Around the world more and more people are opting for the single life but in Japan, loneliness has become an epidemic. Subscribe:
Marriage and childbirth rates are falling, as more and more young Japanese choose to stay single and childless. Relationships are too difficult, they say.
In the country’s last Fertility Survey, figures showed that a quarter of women in their 30s were single, and half of those weren’t interested in having a relationship.
Many Japanese adults aren’t even having sex. It’s estimated around 10% of people in their 30s are still virgins.
By 2040, it’s estimated nearly half of Japan’s population will be single.
Correspondent Jake Sturmer has reported from the ABC’s Tokyo bureau for 4 years and nothing has confounded him more than this social crisis.
As he prepares to return to Australia, Jake sets out on a final journey to discover the forces driving this ‘Solo Society’.
He meets 29-year-old Sayaka, who works in the fashion industry. Sayaka is happily single, and not interested in getting married.
“I’m under a lot of (social) pressure but I don’t mind,” she says. “There’s nothing I can’t do without a man at the moment.”
Instead, the objects of her affection are her dogs – Kogemaru, Unimaru, Rinmaru and Riko – whom she loves to spoil.
Naoya, a 32-year-old creative director for an advertising company, isn’t in a rush to get married either. He often feels lonely but hanging out with friends cheers him up.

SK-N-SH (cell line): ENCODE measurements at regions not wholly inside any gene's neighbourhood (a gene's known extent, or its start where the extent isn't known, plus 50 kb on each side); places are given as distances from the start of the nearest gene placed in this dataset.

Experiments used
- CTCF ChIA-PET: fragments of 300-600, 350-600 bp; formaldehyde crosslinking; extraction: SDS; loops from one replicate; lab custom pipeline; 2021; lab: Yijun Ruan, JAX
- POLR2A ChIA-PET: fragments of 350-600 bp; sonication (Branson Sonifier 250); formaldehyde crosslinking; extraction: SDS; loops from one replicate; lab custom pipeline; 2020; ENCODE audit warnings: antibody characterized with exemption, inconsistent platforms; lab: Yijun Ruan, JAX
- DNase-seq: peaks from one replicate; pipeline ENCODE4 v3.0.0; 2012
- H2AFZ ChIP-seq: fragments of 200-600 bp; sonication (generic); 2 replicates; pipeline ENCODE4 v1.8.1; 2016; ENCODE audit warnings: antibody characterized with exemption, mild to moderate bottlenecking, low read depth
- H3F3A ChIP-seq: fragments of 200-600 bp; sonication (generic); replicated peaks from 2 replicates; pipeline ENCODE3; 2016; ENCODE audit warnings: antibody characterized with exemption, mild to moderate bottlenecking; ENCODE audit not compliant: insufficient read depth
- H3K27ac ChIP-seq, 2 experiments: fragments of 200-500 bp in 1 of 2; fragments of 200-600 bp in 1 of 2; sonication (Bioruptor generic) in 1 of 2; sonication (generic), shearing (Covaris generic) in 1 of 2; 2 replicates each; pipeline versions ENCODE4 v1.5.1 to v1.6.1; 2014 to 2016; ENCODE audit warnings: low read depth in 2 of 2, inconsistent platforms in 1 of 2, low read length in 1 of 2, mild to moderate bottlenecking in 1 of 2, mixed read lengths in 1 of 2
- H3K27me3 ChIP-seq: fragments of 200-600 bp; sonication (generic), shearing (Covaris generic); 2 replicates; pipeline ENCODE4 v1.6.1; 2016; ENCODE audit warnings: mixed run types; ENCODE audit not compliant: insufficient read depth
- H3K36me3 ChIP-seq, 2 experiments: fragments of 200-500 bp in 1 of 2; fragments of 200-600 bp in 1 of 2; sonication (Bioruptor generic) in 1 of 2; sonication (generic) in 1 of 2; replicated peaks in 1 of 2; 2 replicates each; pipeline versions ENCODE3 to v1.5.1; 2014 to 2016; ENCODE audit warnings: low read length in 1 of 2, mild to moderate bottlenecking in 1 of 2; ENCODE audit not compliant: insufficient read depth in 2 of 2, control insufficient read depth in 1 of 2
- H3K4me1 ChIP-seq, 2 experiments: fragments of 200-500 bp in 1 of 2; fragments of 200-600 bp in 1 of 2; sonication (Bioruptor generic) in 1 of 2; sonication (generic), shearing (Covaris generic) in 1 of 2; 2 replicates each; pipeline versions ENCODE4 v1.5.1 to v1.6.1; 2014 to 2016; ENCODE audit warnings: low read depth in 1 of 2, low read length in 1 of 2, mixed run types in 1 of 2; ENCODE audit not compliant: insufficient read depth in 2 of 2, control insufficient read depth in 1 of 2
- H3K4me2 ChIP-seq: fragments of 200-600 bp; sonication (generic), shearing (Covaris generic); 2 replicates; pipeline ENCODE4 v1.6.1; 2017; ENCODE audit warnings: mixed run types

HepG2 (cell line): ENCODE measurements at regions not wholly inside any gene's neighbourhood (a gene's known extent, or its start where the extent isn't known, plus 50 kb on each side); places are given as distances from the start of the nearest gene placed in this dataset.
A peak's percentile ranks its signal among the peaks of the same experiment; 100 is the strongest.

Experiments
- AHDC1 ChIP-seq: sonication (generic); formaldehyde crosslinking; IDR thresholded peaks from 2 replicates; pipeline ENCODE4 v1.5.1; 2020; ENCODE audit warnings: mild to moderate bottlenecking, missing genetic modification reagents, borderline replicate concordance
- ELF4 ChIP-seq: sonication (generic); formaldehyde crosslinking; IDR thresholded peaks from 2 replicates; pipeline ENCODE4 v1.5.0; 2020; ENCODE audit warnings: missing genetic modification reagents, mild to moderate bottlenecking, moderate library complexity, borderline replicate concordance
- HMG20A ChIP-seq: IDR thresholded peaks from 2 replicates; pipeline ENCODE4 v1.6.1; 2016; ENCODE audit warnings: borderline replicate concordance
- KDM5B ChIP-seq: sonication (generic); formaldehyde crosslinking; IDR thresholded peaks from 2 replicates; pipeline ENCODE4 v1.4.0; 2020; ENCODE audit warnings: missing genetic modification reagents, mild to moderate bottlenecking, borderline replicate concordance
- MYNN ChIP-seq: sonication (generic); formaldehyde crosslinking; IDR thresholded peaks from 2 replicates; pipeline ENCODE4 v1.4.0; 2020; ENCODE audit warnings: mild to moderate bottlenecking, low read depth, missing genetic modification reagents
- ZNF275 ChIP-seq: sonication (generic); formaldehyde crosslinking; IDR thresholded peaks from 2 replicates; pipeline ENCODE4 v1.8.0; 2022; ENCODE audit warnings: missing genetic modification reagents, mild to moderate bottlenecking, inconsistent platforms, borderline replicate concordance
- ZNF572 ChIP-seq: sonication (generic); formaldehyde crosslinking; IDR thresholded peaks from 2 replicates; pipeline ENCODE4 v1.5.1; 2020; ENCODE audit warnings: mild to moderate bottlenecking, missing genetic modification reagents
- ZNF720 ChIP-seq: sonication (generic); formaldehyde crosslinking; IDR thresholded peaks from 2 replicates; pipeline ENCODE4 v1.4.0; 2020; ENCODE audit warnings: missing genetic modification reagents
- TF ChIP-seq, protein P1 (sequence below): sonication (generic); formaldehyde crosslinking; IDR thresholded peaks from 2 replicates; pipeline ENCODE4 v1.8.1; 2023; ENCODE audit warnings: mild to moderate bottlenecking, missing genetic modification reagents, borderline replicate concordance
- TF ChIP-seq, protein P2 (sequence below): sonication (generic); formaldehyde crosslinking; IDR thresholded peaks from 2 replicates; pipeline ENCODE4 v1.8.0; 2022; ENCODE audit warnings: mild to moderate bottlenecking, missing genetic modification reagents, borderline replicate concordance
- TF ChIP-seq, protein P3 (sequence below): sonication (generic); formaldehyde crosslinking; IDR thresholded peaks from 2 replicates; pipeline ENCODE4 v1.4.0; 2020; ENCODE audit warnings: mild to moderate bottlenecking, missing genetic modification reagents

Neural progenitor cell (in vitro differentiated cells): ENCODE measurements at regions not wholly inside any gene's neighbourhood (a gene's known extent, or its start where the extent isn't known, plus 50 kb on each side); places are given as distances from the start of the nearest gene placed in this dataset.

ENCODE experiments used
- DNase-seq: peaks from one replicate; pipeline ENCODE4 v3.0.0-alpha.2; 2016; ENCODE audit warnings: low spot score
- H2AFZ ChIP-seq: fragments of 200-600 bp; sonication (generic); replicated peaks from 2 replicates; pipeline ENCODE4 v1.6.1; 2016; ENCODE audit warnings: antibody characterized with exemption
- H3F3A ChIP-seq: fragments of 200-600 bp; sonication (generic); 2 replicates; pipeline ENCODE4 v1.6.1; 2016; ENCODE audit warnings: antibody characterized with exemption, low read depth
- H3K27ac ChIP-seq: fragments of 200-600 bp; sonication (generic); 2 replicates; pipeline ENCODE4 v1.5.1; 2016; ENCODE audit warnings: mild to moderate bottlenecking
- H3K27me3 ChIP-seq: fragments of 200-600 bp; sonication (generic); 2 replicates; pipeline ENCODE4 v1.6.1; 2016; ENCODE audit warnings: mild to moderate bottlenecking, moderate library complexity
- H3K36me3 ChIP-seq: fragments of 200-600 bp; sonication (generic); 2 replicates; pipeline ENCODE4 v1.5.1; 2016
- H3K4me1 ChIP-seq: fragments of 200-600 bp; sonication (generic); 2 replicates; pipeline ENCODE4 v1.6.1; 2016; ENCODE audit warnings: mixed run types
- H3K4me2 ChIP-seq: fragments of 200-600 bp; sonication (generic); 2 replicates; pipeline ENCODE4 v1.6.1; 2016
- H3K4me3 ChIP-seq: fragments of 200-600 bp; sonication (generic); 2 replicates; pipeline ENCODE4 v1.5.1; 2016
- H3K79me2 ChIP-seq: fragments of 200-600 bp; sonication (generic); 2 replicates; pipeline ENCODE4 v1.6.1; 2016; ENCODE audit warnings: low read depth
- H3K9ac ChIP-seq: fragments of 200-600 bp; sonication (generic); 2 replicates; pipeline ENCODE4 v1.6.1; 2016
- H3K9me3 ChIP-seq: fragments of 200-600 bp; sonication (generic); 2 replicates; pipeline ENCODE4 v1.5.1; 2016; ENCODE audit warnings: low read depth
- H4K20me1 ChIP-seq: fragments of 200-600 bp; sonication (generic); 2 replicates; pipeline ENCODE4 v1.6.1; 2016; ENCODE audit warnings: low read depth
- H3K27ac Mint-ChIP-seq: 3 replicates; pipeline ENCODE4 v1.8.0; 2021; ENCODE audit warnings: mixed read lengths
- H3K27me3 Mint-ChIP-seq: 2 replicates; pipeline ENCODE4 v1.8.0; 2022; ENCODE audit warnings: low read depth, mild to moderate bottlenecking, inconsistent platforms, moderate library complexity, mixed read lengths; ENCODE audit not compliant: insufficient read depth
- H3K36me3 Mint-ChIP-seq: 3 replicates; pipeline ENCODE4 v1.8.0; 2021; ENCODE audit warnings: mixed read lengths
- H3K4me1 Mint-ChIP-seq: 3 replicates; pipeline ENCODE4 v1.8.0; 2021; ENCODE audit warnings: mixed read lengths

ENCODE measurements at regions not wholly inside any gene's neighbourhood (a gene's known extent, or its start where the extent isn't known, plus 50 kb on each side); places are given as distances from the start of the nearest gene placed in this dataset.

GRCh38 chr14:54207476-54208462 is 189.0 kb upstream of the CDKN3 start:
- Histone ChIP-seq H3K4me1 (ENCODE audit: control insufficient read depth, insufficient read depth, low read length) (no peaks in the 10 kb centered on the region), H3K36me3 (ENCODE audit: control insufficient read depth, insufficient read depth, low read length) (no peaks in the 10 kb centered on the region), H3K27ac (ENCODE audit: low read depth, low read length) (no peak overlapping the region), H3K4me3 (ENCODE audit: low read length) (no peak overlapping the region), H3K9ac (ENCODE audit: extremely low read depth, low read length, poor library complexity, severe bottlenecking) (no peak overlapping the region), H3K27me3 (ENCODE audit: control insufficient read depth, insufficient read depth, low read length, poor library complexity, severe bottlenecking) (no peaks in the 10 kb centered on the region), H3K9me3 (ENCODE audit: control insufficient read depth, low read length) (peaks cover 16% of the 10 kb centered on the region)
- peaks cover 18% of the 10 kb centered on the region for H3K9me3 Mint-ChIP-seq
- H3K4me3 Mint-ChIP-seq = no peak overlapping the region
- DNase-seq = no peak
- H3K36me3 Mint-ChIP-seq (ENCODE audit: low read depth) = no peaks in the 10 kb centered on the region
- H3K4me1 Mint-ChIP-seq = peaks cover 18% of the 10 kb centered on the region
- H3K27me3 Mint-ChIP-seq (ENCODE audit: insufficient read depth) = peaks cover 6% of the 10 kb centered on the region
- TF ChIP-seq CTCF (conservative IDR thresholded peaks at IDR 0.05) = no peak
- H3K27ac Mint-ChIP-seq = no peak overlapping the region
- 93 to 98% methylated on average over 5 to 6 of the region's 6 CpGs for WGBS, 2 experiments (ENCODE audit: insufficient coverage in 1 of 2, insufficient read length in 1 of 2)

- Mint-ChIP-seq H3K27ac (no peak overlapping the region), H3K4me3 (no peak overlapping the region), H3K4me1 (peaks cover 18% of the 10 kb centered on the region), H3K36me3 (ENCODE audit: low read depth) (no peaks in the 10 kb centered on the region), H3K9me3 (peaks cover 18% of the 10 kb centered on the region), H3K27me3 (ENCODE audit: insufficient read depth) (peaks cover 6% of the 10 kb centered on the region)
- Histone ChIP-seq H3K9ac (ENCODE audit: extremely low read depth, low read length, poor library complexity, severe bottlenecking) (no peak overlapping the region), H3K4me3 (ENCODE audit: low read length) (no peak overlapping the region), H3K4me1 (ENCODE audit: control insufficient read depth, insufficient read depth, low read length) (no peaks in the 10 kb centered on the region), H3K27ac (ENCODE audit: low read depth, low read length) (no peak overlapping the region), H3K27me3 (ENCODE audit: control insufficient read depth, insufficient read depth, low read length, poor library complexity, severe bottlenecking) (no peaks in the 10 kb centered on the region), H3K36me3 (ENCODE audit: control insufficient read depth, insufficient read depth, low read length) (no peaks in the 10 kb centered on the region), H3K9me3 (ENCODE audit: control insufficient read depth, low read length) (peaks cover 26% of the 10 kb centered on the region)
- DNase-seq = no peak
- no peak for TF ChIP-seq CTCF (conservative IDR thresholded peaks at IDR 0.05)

“It’s fun drinking with my friends like this and I’m able to fill in the loneliness,” Naoya tells Jake in a cosy bar in downtown Tokyo.
Jake also explores a darker side of Japanese society, meeting a man who has opted out in an extreme way, hiding in his bedroom and avoiding society altogether. He’s what’s called a hikikomori, someone who withdrawn socially.
In Japan there are more than a million hikikomori. Jake meets the mother of one who’s become an activist, campaigning for Japanese society to be more tolerant of those who don’t fit the mould.
“People believe they need to change the people who’ve withdrawn but I think it’s exactly the opposite. I think the society should change,” she says.
Jake spends time with Masatomi, a cleaner whose job is to clear out the homes of those who die alone. Each year, tens of thousands of Japanese end their lives alone, their bodies often found after neighbours detect an odour. Masatomi is calling for Japanese people to sit up and take notice.
“It’s something that could happen to anybody including myself. I strongly feel that we need to have connections with other people. I feel outrage, why don’t they see what’s going on?”
About Foreign Correspondent:
Foreign Correspondent is the prime-time international public affairs program on Australia’s national broadcaster, ABC-TV. We produce half-hour duration in-depth reports for broadcast across the ABC’s television channels and digital platforms. Since 1992, our teams have journeyed to more than 170 countries to report on war, natural calamity and social and political upheaval – through the eyes of the people at the heart of it all.
ABC News In-depth takes you deeper on the big stories, with long-form journalism from Four Corners, Foreign Correspondent, Australian Story, Planet America and more, and explainers from ABC News Video Lab.
Note: In most cases, our captions are auto-generated.